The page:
The Rise of Metallurgy in Eurasia
Metallurgical 'focuses' and provinces
This concept of focus was introduced by A. Yessen and significantly developed by E. Chernykh and others Russian scholars. The term "focus" is understood as a region where similar metal and metal artifacts were produced professionally by a distinct group of skilled craftsmen. The evidence for various types of production rest on, and is largely determined by, four indices: (1) the type and category of artifact; (2) the production technology; (3) the particular chemically and metallurgically defined groups of copper and bronze and; (4) the structure of the social organization of production.
According to Chernyhk's conception, metallurgy in Northern Eurasiain a general aspect went through three main stages and has been described in terms of metallurgical centers and provinces that correspond archaeological cultures.
The basic stages of the metallurgy development were:
(1) The first stage is characterized by mostly pure copper objects found in several cultures dating to the 5th-4th millennia BC. Geographically this stage coordinates with the Balkano- Carpathian metallurgical province which originated under Anatolian influence. After spreading to southeastern Europe in the 5th-4th millennium B.C.metallurgy advanced rapidly and was accompanied by significant social and cultural changes. Producers and consumers alike appeared. First there was an explosion followed by the transformation or stagnation.
The earliest metal in this area was produced by the Tripolye culture (Eneolithic) to the 4th millennium B.C. The Tripolye focus was relatively modest within the advanced central area of the Balkan and Carpathian province. The end of the first stage was marked by visible decomposition of the brilliant Eneolithic cultures in Balkan and Carpathian area.
The beginning of the Bronze Age (3500-3300 B.C.) was marked by many significant events which took place in Eurasia. The new system of metallurgical production replaced the old one. Its territorial expansion was greater and its influence spread over a larger territory (about 4-5 million sq.km) from the southern Ural region to the Persian gulf, from Syria to the northern Adriatic coast.
(2) The second stage (the 3rd to the first half of the 2nd mill. BC ) the local metallurgy developed in many cultures. Objects of similar form and technology were produced in all the centers. A new metallurgical center emerged in the Caucasus where mainly arsenical bronze and pure cooper items were produced. Tools and ornaments made from arsenic bronze and "pure" copper have been found at many sites. Metal objects penetrated to the north and were introduced into the Pit Grave and Catacomb cultures. This resulted in the formation of the Circum-Pontic metallurgical province which played a very important role in the northern and eastward transmission of metallurgy and the subsequent increased economy.The Circum-Pontic province comprised the metallurgical and metalworking focuses of the Caucasus, Balkan and Carpathians, the northern coast of Black Sea, the southwestern Ural region, and probably Asia Minor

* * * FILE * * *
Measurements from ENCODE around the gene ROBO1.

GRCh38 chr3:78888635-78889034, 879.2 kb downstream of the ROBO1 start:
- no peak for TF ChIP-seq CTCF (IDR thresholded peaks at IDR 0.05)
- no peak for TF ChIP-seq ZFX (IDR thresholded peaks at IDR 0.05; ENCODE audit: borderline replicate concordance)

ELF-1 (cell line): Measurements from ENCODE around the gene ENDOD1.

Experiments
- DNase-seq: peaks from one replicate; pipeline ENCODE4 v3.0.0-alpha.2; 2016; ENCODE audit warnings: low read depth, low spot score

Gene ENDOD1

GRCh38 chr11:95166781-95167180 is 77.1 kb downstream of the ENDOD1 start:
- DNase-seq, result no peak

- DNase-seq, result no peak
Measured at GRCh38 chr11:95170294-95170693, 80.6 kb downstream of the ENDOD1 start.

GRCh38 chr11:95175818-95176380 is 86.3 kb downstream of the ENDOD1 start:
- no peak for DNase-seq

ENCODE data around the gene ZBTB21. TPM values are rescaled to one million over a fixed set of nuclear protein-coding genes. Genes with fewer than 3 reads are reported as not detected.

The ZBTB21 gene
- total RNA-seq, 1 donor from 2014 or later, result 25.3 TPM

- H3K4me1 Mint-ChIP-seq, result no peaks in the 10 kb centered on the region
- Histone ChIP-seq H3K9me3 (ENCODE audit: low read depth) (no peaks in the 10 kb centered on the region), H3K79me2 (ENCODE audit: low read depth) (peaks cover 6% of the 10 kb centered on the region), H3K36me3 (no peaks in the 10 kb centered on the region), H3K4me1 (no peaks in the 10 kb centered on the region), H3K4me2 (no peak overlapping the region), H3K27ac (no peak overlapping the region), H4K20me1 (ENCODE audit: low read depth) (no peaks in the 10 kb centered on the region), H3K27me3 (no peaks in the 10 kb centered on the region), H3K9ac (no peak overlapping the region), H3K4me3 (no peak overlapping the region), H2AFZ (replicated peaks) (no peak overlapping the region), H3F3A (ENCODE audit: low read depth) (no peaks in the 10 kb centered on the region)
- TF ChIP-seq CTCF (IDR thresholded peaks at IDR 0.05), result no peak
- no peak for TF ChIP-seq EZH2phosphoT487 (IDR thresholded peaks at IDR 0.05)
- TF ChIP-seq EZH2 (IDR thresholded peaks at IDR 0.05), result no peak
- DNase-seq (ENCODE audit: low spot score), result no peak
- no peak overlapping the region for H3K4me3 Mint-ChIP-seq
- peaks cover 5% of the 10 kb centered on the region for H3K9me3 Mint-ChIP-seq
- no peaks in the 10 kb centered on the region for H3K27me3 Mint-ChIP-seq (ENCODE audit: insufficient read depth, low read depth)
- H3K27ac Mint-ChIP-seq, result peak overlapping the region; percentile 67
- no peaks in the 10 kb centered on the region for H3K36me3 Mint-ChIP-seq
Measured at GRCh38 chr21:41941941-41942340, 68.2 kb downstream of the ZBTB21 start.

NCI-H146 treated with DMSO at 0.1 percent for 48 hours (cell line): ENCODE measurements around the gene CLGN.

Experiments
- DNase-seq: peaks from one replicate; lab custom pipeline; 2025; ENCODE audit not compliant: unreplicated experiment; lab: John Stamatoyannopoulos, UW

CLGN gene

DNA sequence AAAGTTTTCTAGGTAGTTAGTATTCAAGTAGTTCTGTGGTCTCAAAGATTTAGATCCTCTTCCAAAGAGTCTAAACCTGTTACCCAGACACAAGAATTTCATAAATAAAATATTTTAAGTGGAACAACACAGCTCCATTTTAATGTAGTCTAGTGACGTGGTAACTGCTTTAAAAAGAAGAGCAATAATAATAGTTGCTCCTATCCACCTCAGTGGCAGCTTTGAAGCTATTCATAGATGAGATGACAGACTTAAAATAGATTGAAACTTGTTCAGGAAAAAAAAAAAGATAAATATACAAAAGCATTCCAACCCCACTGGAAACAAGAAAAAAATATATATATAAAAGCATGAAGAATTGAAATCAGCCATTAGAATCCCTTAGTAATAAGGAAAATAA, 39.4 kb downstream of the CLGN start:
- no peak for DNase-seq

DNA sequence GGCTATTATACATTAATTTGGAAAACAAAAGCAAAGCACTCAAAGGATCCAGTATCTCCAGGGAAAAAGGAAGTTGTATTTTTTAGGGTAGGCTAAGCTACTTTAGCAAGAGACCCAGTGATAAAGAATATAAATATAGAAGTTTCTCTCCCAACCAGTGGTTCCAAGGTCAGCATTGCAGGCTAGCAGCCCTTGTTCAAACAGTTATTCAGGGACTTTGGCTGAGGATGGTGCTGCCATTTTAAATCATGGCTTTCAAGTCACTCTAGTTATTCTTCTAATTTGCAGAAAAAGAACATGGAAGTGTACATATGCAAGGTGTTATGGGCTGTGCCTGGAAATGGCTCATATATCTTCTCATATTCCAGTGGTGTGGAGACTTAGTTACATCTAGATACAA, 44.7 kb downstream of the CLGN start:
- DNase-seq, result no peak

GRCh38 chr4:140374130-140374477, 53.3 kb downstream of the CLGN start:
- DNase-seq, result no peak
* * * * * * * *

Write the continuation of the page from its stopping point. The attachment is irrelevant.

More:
Molds used for Bronze Casting
(3) The third stage - Late Bronze Age (mid 2nd millennium B.C. to the beginning of the 1st millennium B.C.) was characterized by the further geographic spread of metallurgy. The three most influential zones were the Balkano-Carpathian, Caucasian, and Uralian. The largest mining and metallurgical center was at Kargaly in the southern Urals.
Apparently around the mid 2nd millennium B.C. the new metallurgical provinces-- Eurasian, Caucasian, European, and Central-Asiatic--were established. This was accompanied by population movement and the deformation of various cultures. It is very important that in all these provinces the new tin and poly-compounded technology was associated with the Seima-Turbino phenomenon.
The main features of the Late Bronze Age of northern Eurasian were: (1) northeastward expansion of metallurgy and metalworking to the Neolithic cultures; (2) introduction of tin bronzes; (3) beginning of a new metalworking technology (thin-walled casting). These four features were found throughout the Eurasian province that covered a huge area from Altai Mountains to the Dnieper River, including the steppe and forest landscapes (Chernykh, 1989).
(4) The fourth stage - iron introduction and its spread (1st millennium
The Koryakova lectures were sponsored by: The Center for the Study of Eurasian Nomads The Archaeological Institute of American, San Francisco Chapter The Doreen Townsend Center for the Humanitites, Center for Slavic and East European Studies, Department of Anthropology, Indo-European Languange and Cluture Working Groud, Archaeological Research Facility University of California, Berkeley (Created April 26, 1998)